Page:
Sunday, January 13, 2008

The Moral Instinct by Steven Pinker

This morning's New York Times features an article by Steven Pinker called The Moral Instinct. It does not relate to the Enneagram per se, but it does touch on individual differences in several places. Pinker:

- asks who is the most admirable, Mother Theresa (2w1), Bill Gates (5w6), or this other, way less famous dude, Norman Borlaug, who's apparently done a lot for humanity.
- mentions the agreeableness and conscientiousness scales on the Big 5 personality test, also known as the OCEAN (for openness, conscientiousness, extroversion, agreeableness, neuroticism),
- explains how and why there may be evolutionary niches for some of us to be high-minded self-sacrificers, some to be grudging reciprocators, and others to be outright cheaters.
- mentions that Hitler probably thought he was acting morally, which I consider enneagram-related -- look at the chart in the back of Personality Types by Riso and Hudson that shows how each type is trying to SOLVE a problem when they're spiraling down the levels. (In this case, type 6.)

I'm also guessing that people interested in the Enneagram are likely to be interested in psychology and morality generally, which is what the article is about.

But before you read it, you will want to go to and take the Moral Foundations questionnaire: Findings will be discussed in the Pinker article, so this is your last chance to take it before you are forever tainted by hearing what it's about. (The site also features many other tests you can take; most, if not all, are ongoing psychology experiments so if you take 'em, you're also helping some researcher.)

Also, you will want to take this test, the Moral Sense Test (also an actual research project. You will be helping out a researcher named Fiery Cushman, if that makes a difference. If you are like me, you are wondering whether Fiery is a man's name or a woman's; a foreign name or just some American whose mom and dad thought Fiery was underused as a first name. He is a man and looks to be a regular American; his brother's name is O'Neill and his sister's name is Holly. Here is a website that he and his wife Julie have started.) Again, findings from this research project (or a very similar one) are discussed in the article so here's your chance to take it fresh (although granted, the Moral Foundations test is sort of a spoiler for part of the Moral Sense test. So, like, half of y'all take this one first, ok?)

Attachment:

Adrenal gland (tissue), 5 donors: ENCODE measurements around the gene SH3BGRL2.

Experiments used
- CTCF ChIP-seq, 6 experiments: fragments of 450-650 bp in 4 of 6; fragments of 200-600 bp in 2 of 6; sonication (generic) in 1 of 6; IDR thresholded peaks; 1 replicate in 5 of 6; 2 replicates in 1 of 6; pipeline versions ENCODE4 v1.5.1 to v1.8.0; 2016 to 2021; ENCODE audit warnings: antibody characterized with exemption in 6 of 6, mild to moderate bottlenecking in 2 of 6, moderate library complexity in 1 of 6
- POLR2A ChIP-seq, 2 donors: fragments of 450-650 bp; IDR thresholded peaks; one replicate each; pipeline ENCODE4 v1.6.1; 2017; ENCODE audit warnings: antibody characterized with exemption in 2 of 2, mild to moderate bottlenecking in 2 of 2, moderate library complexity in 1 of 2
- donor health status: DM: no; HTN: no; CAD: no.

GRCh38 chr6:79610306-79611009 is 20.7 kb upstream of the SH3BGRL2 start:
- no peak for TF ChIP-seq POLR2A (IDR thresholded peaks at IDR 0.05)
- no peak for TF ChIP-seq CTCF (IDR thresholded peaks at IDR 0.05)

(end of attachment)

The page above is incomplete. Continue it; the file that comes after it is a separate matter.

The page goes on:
Now, here is the article:
The Moral Instinct by Steven Pinker

Some thoughts, randomly presented:

Who can explain the significance of the Adrian Tomine drawing of two women running to catch a cab?

I'm not sure I agree with Pinker about human cloning. In other words, I think this Kass fellow is onto something with his "wisdom of repugnance" as it relates to human cloning. A cursory web search shows that most writers agree that Kass's argument is bogus, and Wikipedia has it listed under fallacies here. (You might also want to check out some of the links; for example, the Uncanny Valley is pretty cool.) And yes, everybody's making really valid points that lots of other things like interracial marriage, homosexual sex, and in vitro fertilization either were once considered repugnant, (or still are, at least to some people, at least the homosexuality.) However, to me human cloning is more similar to murder in the sense that there should just be a line drawn there. For instance, let's say there are some good reasons to kill somebody -- ok, I don't have to think too hard, since I've been reading ethical dilemmas. You are a doctor, and you have five patients needing organs who will die if they don't get organs. And a pharmaceutical rep comes in, who happens to have matching versions of all five organs. And for whatever reason you would never be caught if you were to take them out of the pharmaceutical rep and put them in those five people, saving five people but killing one, and just a pharmaceutical salesman at that. Should you do it? Of course not, and you didn't even have to think hard about it. Should be the same with human cloning; a bright line should be drawn between things up to human cloning and human cloning itself.